[Marxism] Nod to Historical Materialism in the Economist

John A Imani johnaimani3 at gmail.com
Thu May 15 10:03:25 MDT 2014

Culture and psychology You are what you eat Or, rather, what you grow
to eatMay 10th 2014 | From
the print edition <http://www.economist.com/printedition/2014-05-10>

  Collective farming in more ways than one

THAT orientals and occidentals think in different ways is not mere
prejudice. Many psychological studies conducted over the past two decades
suggest Westerners have a more individualistic, analytic and abstract
mental life than do East Asians. Several hypotheses have been put forward
to explain this.

One, that modernisation promotes individualism, falls at the first hurdle:
Japan, an ultra-modern country whose people have retained a collective
outlook. A second, that a higher prevalence of infectious disease in a
place makes contact with strangers more dangerous, and causes groups to
turn inward, is hardly better. Europe has had its share of plagues;
probably more that either Japan or Korea. And though southern China is
notoriously a source of infection (influenza pandemics often start there),
this is not true of other parts of that enormous country.

That led Thomas Talhelm of the University of Virginia and his colleagues to
look into a third suggestion: that the crucial difference is agricultural.
The West's staple is wheat; the East's, rice (see
Before the mechanisation of agriculture a farmer who grew rice had to
expend twice as many hours doing so as one who grew wheat. To deploy labour
efficiently, especially at times of planting and harvesting, rice-growing
societies as far apart as India, Malaysia and Japan all developed
co-operative labour exchanges which let neighbours stagger their farms'
schedules in order to assist each other during these crucial periods.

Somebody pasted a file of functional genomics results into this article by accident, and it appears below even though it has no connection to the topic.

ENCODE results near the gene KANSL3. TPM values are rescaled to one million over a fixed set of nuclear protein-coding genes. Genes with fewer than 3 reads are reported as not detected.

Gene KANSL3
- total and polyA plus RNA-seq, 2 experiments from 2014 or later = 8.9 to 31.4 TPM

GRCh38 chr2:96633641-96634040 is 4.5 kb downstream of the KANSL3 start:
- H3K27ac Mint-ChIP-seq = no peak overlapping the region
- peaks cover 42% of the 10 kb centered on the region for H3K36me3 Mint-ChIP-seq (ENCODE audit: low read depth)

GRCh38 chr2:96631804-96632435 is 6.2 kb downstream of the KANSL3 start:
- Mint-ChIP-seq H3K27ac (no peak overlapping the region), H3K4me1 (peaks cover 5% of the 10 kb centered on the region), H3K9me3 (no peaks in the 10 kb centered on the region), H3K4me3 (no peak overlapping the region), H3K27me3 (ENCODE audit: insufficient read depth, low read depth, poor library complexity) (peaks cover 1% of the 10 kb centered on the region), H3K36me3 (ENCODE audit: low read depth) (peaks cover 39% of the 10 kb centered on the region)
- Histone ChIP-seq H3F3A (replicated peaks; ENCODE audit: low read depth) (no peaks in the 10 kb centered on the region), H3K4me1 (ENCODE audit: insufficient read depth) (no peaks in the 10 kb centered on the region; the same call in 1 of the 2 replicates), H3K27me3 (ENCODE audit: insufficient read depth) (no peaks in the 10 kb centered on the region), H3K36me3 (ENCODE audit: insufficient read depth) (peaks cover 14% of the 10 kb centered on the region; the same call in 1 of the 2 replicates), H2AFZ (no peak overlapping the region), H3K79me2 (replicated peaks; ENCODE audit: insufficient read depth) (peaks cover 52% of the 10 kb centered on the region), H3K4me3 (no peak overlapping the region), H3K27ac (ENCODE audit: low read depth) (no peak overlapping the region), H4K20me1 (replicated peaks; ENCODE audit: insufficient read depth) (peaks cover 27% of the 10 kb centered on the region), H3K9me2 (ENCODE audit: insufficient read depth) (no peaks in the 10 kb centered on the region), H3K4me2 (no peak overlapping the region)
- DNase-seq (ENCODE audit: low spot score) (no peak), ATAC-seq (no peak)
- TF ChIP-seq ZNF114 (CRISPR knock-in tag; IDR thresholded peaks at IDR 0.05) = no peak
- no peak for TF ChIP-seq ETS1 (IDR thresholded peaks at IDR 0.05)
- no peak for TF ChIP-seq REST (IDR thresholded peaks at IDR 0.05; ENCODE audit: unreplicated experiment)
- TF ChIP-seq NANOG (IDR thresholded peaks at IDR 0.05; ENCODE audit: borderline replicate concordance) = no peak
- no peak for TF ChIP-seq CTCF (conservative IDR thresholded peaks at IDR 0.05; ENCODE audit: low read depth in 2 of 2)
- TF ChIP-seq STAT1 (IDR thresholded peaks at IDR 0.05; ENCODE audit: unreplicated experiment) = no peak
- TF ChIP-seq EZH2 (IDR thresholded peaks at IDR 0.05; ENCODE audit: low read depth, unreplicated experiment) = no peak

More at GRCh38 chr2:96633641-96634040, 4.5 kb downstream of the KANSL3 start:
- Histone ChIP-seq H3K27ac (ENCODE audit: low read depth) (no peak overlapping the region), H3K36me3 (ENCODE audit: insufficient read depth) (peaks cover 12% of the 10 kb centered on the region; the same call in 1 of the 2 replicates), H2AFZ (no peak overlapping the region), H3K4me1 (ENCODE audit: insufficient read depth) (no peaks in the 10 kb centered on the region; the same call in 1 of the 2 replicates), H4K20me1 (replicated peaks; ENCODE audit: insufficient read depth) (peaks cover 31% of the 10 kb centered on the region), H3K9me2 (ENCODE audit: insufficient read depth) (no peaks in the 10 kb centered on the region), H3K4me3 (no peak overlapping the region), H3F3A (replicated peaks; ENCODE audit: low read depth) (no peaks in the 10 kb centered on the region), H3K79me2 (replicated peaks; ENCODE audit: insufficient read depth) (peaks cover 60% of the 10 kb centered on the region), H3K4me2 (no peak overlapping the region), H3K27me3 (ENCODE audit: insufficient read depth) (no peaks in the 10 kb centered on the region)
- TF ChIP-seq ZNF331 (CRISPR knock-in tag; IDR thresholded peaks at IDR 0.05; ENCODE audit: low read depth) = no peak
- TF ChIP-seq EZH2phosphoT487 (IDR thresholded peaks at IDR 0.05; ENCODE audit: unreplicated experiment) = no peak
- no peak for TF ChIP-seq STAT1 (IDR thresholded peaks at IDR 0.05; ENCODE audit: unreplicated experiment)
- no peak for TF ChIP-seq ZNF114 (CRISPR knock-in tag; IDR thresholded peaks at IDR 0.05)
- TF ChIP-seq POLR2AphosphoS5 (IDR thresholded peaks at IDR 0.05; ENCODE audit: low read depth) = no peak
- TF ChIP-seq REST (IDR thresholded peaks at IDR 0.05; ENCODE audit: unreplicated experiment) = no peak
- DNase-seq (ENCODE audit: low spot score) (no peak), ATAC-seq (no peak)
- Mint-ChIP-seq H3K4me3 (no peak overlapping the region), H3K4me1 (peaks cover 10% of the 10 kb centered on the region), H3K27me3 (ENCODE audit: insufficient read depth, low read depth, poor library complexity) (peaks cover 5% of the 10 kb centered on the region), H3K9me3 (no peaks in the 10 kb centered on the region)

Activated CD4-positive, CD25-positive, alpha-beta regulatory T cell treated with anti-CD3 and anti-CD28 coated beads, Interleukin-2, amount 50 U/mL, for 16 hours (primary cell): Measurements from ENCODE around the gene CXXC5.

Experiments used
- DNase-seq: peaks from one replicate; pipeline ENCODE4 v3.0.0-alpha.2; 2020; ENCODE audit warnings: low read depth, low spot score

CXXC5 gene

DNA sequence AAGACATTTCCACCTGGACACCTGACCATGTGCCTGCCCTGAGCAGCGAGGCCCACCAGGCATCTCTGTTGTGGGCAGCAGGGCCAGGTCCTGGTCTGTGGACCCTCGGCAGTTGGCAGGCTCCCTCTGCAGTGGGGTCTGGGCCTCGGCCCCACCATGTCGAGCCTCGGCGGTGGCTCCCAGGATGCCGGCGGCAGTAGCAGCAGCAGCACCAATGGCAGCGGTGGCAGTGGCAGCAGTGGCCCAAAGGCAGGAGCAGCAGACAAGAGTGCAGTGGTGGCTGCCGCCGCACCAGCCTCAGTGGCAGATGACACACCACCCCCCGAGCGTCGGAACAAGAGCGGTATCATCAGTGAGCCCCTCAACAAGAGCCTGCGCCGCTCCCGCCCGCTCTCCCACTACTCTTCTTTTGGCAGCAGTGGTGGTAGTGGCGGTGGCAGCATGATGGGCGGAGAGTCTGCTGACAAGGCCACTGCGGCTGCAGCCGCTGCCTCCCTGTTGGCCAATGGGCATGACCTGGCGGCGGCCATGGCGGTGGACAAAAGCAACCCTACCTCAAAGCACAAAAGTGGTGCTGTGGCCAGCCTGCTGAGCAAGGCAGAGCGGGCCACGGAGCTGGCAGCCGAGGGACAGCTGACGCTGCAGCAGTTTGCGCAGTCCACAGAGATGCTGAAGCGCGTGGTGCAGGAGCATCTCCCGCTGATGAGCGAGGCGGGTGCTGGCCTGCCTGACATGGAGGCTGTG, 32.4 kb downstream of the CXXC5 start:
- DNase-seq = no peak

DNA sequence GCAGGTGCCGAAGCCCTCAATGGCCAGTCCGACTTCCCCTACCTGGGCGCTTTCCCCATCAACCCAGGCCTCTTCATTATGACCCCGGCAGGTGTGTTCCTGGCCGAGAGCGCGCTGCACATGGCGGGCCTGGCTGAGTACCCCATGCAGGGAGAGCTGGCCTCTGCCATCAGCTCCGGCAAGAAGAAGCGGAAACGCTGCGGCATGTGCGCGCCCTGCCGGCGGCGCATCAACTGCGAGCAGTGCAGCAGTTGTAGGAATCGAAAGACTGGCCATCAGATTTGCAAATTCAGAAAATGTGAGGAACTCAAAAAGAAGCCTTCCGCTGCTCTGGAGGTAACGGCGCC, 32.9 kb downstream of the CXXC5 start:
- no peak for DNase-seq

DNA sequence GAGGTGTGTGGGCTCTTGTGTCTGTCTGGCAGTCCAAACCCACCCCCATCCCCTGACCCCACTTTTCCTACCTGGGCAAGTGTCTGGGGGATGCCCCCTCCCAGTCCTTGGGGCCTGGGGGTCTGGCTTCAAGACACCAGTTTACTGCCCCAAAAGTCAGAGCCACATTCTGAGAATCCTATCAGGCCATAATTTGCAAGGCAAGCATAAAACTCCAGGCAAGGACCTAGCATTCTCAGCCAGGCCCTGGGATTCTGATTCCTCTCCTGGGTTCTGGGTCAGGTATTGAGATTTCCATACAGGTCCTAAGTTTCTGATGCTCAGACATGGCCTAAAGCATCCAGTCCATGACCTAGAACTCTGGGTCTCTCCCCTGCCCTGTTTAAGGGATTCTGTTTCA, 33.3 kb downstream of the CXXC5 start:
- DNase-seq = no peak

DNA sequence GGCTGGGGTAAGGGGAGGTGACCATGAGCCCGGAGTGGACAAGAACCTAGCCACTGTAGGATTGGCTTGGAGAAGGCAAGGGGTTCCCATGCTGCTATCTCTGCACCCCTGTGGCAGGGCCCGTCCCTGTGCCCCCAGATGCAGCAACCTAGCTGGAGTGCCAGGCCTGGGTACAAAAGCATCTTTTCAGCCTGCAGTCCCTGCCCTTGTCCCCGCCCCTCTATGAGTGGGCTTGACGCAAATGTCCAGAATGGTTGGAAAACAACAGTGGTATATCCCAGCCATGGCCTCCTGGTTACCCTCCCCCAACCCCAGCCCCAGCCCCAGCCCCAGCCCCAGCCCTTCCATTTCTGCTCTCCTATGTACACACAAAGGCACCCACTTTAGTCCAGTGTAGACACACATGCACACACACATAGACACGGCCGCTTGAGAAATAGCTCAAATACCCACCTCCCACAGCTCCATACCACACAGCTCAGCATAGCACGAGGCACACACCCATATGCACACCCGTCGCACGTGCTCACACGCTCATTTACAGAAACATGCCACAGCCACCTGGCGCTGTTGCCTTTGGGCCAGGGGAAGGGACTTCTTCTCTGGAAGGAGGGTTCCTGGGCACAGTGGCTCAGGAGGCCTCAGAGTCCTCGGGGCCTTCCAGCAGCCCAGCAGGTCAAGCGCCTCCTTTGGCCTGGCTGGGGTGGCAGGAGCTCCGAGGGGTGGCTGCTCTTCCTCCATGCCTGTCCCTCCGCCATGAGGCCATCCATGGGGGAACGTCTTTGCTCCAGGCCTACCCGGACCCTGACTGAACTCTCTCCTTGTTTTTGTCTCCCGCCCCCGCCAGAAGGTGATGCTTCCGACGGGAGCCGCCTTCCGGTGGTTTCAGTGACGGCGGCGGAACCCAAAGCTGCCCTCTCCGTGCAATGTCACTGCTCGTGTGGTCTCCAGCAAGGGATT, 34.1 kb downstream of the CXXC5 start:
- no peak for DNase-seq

Since, until recently, almost everyone alive was a farmer, it is a
reasonable hypothesis that such a collective outlook would dominate a
society's culture and behaviour, and might prove so deep-rooted that even
now, when most people earn their living in other ways, it helps to define
their lives.

Mr Talhelm realised that this idea is testable. Large swathes of China,
particularly in the north, depend not on rice, but on wheat. That, as he
explains in a paper in *Science*, let him and his team put some flesh on
this theory's bones.

The team gathered almost 1,200 volunteers from all over China and asked
them questions to assess their individualism or collectivism. The answers
bore little relation to the wealth of a volunteer's place of origin, which
Mr Talhelm saw as a proxy for how modern it was, or to its level of public
health. There was a striking correlation, though, with whether it was a
rice-growing or a wheat-growing area. This difference was marked even
between people from neighbouring counties with different agricultural
traditions. His hypothesis that the different psychologies of East and West
are, at least in part, a consequence of their agriculture thus looks worth
further exploration. And such exploration is possible--for India, too, has
rice-growing and wheat-growing regions.

How resilient Asia's collectivist cultures will be as they lose their rural
roots remains to be seen. But the message from Japan, and also from more
recently modernised places such as Korea, Taiwan, Hong Kong and Singapore,
seems to be "quite resilient". For some, Asian values--with their tenets of
solidarity and collective action--are cause for celebration. For others,
they are stifling and a barrier to social progress. But whichever side you
take, if Mr Talhelm is correct they are only "Asian" because, back in the
neolithic, farmers in many parts of that continent found *Oryza *a more
congenial crop to grow than *Triticum*.

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